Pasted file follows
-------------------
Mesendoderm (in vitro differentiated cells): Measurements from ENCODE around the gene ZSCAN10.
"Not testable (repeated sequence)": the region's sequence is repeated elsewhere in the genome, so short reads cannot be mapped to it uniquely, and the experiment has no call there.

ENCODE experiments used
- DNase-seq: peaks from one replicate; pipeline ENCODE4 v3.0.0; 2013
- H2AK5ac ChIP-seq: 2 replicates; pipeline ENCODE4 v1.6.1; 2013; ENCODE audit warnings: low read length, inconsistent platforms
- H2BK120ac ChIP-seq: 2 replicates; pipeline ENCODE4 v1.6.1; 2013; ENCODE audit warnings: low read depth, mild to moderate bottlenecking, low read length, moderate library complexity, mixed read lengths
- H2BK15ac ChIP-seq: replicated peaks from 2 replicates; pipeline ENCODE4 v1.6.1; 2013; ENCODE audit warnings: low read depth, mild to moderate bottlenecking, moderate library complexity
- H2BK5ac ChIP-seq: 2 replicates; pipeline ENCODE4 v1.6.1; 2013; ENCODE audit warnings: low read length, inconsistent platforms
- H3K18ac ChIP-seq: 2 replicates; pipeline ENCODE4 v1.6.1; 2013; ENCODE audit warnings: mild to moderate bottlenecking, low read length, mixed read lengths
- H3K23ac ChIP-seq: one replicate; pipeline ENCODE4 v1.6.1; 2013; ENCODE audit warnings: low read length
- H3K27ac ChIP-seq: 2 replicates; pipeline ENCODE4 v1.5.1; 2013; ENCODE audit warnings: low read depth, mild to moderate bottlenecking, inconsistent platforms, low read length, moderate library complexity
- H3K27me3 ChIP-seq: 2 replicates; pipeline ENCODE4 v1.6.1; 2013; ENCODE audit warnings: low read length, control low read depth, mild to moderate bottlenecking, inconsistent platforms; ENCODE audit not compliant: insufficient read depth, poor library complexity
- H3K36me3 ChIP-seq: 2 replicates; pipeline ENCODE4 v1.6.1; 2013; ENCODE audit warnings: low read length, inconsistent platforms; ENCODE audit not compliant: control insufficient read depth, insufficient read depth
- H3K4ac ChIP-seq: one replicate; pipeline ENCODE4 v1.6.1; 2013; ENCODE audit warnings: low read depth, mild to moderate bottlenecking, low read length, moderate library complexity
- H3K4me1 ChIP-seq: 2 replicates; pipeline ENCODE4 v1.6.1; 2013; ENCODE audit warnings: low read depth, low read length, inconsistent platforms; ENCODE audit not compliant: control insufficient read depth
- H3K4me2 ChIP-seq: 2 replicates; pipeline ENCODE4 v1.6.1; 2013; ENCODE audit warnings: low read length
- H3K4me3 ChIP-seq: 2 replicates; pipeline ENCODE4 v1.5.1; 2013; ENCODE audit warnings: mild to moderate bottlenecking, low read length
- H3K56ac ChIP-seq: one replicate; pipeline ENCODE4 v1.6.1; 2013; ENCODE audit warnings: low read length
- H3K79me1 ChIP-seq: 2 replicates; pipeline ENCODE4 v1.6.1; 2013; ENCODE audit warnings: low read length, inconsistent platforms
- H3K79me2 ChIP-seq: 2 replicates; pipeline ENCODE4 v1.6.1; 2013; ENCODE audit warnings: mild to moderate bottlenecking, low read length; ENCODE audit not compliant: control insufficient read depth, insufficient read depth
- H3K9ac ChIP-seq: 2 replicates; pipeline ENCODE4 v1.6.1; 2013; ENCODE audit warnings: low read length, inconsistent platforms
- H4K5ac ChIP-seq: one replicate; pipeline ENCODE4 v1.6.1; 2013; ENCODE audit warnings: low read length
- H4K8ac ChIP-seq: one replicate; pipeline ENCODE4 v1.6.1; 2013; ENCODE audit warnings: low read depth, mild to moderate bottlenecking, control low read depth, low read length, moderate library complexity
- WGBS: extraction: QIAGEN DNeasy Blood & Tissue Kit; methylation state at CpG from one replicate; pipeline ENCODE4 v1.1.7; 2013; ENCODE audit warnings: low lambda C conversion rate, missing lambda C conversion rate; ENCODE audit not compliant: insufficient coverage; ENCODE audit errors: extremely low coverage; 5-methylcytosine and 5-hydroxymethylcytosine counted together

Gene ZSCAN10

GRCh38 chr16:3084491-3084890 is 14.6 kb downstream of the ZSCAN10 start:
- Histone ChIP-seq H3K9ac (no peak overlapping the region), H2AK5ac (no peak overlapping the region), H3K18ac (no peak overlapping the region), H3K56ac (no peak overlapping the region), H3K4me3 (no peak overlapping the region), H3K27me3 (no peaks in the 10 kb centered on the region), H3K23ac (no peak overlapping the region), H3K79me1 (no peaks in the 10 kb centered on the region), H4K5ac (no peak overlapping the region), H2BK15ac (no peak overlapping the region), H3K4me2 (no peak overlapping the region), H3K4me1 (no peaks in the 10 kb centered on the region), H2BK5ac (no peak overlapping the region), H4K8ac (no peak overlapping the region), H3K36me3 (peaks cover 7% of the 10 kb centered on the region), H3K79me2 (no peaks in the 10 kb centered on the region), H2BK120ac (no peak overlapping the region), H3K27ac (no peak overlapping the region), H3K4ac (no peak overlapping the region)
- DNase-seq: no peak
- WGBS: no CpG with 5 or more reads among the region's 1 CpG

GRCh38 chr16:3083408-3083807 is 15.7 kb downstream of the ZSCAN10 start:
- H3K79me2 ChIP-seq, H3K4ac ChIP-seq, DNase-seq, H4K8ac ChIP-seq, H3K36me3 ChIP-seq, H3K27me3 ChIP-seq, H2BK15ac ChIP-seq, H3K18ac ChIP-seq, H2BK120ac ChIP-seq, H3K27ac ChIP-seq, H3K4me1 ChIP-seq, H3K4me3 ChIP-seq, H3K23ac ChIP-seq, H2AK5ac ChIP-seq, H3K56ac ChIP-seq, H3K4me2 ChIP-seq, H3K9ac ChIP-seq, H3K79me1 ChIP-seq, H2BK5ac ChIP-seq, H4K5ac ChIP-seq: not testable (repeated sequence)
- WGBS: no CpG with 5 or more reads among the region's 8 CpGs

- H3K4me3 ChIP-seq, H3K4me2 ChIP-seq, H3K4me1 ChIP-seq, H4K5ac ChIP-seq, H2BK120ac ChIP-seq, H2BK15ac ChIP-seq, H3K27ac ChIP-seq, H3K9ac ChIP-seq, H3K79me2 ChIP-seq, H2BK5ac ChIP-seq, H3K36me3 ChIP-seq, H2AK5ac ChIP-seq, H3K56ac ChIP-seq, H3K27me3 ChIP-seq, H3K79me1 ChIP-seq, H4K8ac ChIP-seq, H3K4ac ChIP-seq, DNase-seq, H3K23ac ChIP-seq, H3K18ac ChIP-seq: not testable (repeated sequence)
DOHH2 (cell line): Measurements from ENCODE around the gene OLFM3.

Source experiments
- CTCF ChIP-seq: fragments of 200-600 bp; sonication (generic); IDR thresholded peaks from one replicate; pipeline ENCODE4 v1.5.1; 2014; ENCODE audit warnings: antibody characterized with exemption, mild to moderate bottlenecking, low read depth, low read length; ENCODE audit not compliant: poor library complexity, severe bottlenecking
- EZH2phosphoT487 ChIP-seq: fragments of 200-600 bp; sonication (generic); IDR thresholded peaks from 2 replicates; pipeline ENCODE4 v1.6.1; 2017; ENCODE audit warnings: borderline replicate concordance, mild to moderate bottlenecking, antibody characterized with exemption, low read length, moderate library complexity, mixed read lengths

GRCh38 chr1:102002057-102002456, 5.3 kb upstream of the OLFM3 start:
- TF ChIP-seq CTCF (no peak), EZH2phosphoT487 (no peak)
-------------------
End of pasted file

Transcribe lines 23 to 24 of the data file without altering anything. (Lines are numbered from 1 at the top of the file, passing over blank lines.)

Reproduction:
- H4K8ac ChIP-seq: one replicate; pipeline ENCODE4 v1.6.1; 2013; ENCODE audit warnings: low read depth, mild to moderate bottlenecking, control low read depth, low read length, moderate library complexity
- WGBS: extraction: QIAGEN DNeasy Blood & Tissue Kit; methylation state at CpG from one replicate; pipeline ENCODE4 v1.1.7; 2013; ENCODE audit warnings: low lambda C conversion rate, missing lambda C conversion rate; ENCODE audit not compliant: insufficient coverage; ENCODE audit errors: extremely low coverage; 5-methylcytosine and 5-hydroxymethylcytosine counted together